Fiber in Dallas is coming soon. Not the kind you eat that helps keep your digestive system healthy. This is the kind that delivers blazing fast Internet speeds, as well as more feature-rich TV and Phone services. The industry actually calls it fiber optic cable, but those of us that install it call it fiber. This fiber rollout will be brought to you by AT&T’s U-verse, with what they’re calling GigaPower. This is great news for Dallas area residents.
What is Fiber Optic Cable?
Fiber optic cable has been in limited use for a number of years in the telecommunications industry. Fiber optic cable is made using large cylinders of glass that are superheated, causing the glass to stretch. During this process it is pulled at a constant rate to form a small fiber of glass. This process is called extrusion. Lasers are used to send data from one point to another. Since multiple data streams can be modulated into that beam of light, data speeds are much higher than copper cables.
Why is Fiber Optic Cable Used?
Most Cable and Phone providers use it to connect their central and field offices and from these offices they’ve normally used either a twisted pair or coaxial copper cable to deliver the signals to your home. The reason for this is that it’s cheaper. Copper cables require amplifiers if the signal is going to be sent farther than a couple miles. These amplifiers, and the booster stations that house them, aren’t cheap to build or operate. Data signals can travel up to ten times as far over a length of fiber without any appreciable signal degradation. That’s why you can usually find a building or “big green box” somewhere in almost every neighborhood that belongs to the phone company.
Taking Fiber the “Last Mile”
However, with the increased demand for multimedia services delivered over the Internet and large file transfers, these providers have, over the past decade or so, begun to use fiber to deliver their services to individual customers. We call this fiber to the home (FTTH), or running the fiber the “last mile” (copper cabling usually requires boosters about every mile or so).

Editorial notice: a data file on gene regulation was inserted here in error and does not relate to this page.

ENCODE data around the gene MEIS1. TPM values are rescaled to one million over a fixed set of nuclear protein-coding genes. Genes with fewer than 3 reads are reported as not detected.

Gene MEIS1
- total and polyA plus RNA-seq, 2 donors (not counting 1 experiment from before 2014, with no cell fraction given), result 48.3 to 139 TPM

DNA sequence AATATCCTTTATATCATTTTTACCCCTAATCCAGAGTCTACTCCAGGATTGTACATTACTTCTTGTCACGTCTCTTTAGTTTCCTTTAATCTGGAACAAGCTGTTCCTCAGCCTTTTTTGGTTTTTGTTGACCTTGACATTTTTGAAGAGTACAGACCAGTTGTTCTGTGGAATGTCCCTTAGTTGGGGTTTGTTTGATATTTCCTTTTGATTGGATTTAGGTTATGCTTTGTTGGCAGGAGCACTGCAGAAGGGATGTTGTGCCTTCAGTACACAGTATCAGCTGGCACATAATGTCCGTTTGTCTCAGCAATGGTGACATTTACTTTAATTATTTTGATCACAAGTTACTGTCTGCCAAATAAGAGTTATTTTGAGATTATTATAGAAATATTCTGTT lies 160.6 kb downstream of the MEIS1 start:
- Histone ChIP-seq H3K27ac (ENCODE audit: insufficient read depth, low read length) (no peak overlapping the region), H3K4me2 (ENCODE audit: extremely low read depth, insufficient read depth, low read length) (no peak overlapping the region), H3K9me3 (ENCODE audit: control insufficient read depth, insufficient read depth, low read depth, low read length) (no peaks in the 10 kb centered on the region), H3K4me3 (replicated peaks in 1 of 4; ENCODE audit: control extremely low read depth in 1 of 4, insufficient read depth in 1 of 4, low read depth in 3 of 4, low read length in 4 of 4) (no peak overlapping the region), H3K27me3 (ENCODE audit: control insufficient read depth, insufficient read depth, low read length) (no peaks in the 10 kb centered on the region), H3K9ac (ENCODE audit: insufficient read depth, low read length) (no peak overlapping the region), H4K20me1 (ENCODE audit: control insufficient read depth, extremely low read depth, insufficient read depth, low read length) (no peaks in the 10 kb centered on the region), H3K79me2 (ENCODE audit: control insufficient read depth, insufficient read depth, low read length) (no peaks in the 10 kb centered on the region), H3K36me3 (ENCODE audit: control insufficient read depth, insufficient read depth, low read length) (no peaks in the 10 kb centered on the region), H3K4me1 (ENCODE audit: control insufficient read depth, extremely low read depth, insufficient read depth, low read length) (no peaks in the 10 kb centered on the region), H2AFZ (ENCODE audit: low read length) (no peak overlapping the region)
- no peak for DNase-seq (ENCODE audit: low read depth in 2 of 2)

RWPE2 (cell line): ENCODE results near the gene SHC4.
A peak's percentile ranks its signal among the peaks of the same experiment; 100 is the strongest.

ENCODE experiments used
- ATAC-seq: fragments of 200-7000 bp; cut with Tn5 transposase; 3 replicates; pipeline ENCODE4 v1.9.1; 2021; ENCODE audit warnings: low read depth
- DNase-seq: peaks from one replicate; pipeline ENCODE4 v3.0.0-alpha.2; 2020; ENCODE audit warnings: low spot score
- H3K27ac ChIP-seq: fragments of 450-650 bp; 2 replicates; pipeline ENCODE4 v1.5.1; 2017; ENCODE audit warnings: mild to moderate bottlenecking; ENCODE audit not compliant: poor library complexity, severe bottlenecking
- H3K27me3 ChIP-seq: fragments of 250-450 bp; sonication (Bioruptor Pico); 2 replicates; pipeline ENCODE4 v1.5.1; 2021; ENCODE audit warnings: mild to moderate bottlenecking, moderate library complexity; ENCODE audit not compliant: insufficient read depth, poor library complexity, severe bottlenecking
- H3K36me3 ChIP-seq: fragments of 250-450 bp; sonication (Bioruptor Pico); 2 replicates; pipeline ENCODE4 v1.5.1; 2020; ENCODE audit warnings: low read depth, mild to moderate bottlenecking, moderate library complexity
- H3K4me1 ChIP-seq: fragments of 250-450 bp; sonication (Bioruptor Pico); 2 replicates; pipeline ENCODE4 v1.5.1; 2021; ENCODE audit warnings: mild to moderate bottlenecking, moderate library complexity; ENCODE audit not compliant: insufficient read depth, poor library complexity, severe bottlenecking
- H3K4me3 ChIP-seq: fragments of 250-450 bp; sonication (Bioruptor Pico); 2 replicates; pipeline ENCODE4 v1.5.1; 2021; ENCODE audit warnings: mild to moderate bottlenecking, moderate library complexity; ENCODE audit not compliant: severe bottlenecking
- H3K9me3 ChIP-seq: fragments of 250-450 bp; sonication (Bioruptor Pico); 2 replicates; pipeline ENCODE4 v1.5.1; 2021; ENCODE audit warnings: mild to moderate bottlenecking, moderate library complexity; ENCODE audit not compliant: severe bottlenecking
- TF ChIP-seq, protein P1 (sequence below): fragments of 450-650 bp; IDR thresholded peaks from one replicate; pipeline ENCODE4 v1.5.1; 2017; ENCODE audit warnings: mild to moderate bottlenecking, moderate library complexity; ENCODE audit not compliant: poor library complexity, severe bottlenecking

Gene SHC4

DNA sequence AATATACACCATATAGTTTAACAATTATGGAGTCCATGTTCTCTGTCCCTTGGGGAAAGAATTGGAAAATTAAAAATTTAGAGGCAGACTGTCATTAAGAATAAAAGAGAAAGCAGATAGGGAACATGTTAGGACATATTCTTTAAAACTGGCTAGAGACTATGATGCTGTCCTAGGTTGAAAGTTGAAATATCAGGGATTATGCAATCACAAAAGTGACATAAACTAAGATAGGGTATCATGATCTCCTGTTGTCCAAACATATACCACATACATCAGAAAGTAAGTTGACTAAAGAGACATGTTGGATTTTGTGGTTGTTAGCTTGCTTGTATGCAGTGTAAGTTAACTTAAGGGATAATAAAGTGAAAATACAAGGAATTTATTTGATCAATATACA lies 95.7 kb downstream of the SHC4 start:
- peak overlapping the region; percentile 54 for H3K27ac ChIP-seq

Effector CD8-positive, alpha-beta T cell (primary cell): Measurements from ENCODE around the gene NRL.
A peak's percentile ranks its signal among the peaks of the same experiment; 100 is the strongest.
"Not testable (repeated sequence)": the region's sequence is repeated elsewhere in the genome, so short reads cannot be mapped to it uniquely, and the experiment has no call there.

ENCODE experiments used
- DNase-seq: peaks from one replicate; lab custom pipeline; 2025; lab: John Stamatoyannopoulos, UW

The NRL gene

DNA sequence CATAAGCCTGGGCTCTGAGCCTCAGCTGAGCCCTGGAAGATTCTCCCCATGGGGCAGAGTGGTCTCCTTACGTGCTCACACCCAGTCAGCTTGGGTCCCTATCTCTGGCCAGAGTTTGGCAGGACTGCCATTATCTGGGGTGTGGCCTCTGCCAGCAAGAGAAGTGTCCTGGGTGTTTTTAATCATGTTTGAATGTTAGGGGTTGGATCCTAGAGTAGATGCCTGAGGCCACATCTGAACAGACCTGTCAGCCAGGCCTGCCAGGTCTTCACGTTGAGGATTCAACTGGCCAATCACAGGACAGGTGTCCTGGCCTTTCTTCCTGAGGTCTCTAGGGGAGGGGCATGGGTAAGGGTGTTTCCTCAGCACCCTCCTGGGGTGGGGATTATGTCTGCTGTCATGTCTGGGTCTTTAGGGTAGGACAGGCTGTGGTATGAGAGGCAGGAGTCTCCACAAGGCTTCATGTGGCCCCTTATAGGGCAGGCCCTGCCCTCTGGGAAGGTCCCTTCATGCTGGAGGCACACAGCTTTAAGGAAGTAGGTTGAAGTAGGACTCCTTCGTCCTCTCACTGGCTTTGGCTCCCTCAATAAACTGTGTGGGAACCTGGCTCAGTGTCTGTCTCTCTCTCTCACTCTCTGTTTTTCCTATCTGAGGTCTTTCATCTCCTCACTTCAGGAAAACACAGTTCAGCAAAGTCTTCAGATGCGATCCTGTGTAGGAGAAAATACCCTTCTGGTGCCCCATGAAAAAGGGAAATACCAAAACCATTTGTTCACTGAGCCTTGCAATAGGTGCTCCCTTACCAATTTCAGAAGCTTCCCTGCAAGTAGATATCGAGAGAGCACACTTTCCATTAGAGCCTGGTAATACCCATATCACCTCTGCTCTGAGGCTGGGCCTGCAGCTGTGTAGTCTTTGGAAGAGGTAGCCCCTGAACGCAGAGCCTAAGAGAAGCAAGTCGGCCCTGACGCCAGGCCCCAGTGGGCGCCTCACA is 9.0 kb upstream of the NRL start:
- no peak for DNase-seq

AT&T’s Fiber in Dallas Rollout: Lengthening List of Fiber Rollouts
I’ve written pretty extensively here on Digital Landing about other fiber rollouts throughout the country from various providers. For example, CenturyLink is offering it in a number of locations now and has plans to offer it in even more by the end of the year. Verizon has been touting their Verizon FiOS for a couple of years now. I even had FTTH when I lived in small-town Kansas from RuralTech. It won’t be long before copper cabling being used by providers is a thing of the past. We’ll still use it in our homes, because it’s still fine for sending large data streams over short distances, but you won’t see it as the medium of choice in a few years.
The Inside Scoop on AT&T’s Fiber in Dallas Plans
As I mentioned above, this FTTH rollout is from AT&T and will be part of their U-verse service, with a new service name of AT&T U-verse GigaPower. The GigaPower moniker is a play on the fact that the service will offer data speeds of up to one gigabit per second (Gbps). Subscribers that opt for that level of speed will be able to stream about 50 movies in full HD at once, or download a full HD movie to watch later in a matter of about a minute. With current copper speeds, that same movie could take up to an hour to download.
This news of a rollout of fiber in Dallas isn’t new. AT&T published a list of 100 locations they were considering back in April of this year. The plans call for an immediate rollout (installation and offering) in the Highland Park and University Park areas with an immediate offering of 1Gbps to all subscribers. My readers in the Austin area may know that AT&T started offering U-verse GigaPower to Austin residents at 100 Mbps back in December of 2013. Many Austin area customers may already be running a gigabit speeds by now.
Other areas around Dallas-Ft. Worth, including those two metro areas will roll out this summer at speeds of 100 Megabits per second (Mbps) with the offering of 1Gbps to these areas coming by the end of 2014. Apologies to my cousin and aunt in Houston, they’ll have to wait a bit longer to get their chance to cruise at the speed of light because it looks like the only plans currently in the works are to light up North Texas. Sorry guys.
According to the press releases I’ve seen, the reason the Dallas-Ft. Worth metro area was chosen is that these areas are a hub of technological innovation for Texas. The hope is that the availability of higher data speeds will spurn innovation and technology development in the area, giving the area’s economy a much needed boost. E-commerce companies with faster Internet speeds can process more requests, meaning they’ll hopefully have to upgrade and add equipment, and hopefully increase staffing levels in order to keep up with increased demand.